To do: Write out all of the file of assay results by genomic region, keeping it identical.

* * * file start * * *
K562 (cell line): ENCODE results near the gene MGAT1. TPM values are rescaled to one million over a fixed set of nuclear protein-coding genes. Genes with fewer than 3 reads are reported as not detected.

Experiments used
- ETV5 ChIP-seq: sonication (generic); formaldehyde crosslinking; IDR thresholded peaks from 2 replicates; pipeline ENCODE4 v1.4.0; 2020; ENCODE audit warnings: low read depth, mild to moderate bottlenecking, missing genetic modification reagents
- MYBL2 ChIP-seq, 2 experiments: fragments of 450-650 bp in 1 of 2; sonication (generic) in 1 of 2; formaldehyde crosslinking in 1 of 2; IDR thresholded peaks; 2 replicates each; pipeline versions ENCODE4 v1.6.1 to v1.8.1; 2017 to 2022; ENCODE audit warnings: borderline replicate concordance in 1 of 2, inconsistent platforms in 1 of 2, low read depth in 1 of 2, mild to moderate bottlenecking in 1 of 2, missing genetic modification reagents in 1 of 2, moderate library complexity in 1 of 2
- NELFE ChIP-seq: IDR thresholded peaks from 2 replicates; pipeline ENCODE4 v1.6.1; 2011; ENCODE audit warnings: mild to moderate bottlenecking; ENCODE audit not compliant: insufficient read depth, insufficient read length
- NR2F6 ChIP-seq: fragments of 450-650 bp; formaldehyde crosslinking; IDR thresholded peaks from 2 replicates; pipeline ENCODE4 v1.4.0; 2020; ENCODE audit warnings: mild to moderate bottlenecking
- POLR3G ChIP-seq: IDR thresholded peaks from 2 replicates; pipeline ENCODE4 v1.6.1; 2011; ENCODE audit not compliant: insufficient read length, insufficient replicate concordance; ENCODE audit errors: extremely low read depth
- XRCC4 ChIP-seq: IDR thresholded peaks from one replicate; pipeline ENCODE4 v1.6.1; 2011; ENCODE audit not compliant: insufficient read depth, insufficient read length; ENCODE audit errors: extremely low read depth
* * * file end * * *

K562 (cell line): ENCODE results near the gene MGAT1. TPM values are rescaled to one million over a fixed set of nuclear protein-coding genes. Genes with fewer than 3 reads are reported as not detected.

Experiments used
- ETV5 ChIP-seq: sonication (generic); formaldehyde crosslinking; IDR thresholded peaks from 2 replicates; pipeline ENCODE4 v1.4.0; 2020; ENCODE audit warnings: low read depth, mild to moderate bottlenecking, missing genetic modification reagents
- MYBL2 ChIP-seq, 2 experiments: fragments of 450-650 bp in 1 of 2; sonication (generic) in 1 of 2; formaldehyde crosslinking in 1 of 2; IDR thresholded peaks; 2 replicates each; pipeline versions ENCODE4 v1.6.1 to v1.8.1; 2017 to 2022; ENCODE audit warnings: borderline replicate concordance in 1 of 2, inconsistent platforms in 1 of 2, low read depth in 1 of 2, mild to moderate bottlenecking in 1 of 2, missing genetic modification reagents in 1 of 2, moderate library complexity in 1 of 2
- NELFE ChIP-seq: IDR thresholded peaks from 2 replicates; pipeline ENCODE4 v1.6.1; 2011; ENCODE audit warnings: mild to moderate bottlenecking; ENCODE audit not compliant: insufficient read depth, insufficient read length
- NR2F6 ChIP-seq: fragments of 450-650 bp; formaldehyde crosslinking; IDR thresholded peaks from 2 replicates; pipeline ENCODE4 v1.4.0; 2020; ENCODE audit warnings: mild to moderate bottlenecking
- POLR3G ChIP-seq: IDR thresholded peaks from 2 replicates; pipeline ENCODE4 v1.6.1; 2011; ENCODE audit not compliant: insufficient read length, insufficient replicate concordance; ENCODE audit errors: extremely low read depth
- XRCC4 ChIP-seq: IDR thresholded peaks from one replicate; pipeline ENCODE4 v1.6.1; 2011; ENCODE audit not compliant: insufficient read depth, insufficient read length; ENCODE audit errors: extremely low read depth